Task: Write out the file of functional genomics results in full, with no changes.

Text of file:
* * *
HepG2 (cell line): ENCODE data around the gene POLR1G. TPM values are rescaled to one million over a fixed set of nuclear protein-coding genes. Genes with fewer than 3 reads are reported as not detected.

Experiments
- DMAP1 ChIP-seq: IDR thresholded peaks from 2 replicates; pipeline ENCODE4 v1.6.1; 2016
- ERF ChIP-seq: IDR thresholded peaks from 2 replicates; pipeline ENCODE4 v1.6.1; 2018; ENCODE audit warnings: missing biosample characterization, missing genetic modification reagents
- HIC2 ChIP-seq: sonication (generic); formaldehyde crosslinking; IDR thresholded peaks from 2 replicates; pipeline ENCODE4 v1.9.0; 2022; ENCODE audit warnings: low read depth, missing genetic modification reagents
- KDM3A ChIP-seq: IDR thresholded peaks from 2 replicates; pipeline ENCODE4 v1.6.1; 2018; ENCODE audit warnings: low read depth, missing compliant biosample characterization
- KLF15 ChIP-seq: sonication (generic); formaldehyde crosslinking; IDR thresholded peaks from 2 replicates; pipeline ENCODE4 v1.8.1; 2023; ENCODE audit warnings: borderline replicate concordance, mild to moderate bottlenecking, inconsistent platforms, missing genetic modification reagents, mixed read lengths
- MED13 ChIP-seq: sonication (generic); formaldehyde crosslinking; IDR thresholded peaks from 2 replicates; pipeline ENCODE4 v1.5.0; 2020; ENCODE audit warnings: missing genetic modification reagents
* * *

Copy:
HepG2 (cell line): ENCODE data around the gene POLR1G. TPM values are rescaled to one million over a fixed set of nuclear protein-coding genes. Genes with fewer than 3 reads are reported as not detected.

Experiments
- DMAP1 ChIP-seq: IDR thresholded peaks from 2 replicates; pipeline ENCODE4 v1.6.1; 2016
- ERF ChIP-seq: IDR thresholded peaks from 2 replicates; pipeline ENCODE4 v1.6.1; 2018; ENCODE audit warnings: missing biosample characterization, missing genetic modification reagents
- HIC2 ChIP-seq: sonication (generic); formaldehyde crosslinking; IDR thresholded peaks from 2 replicates; pipeline ENCODE4 v1.9.0; 2022; ENCODE audit warnings: low read depth, missing genetic modification reagents
- KDM3A ChIP-seq: IDR thresholded peaks from 2 replicates; pipeline ENCODE4 v1.6.1; 2018; ENCODE audit warnings: low read depth, missing compliant biosample characterization
- KLF15 ChIP-seq: sonication (generic); formaldehyde crosslinking; IDR thresholded peaks from 2 replicates; pipeline ENCODE4 v1.8.1; 2023; ENCODE audit warnings: borderline replicate concordance, mild to moderate bottlenecking, inconsistent platforms, missing genetic modification reagents, mixed read lengths
- MED13 ChIP-seq: sonication (generic); formaldehyde crosslinking; IDR thresholded peaks from 2 replicates; pipeline ENCODE4 v1.5.0; 2020; ENCODE audit warnings: missing genetic modification reagents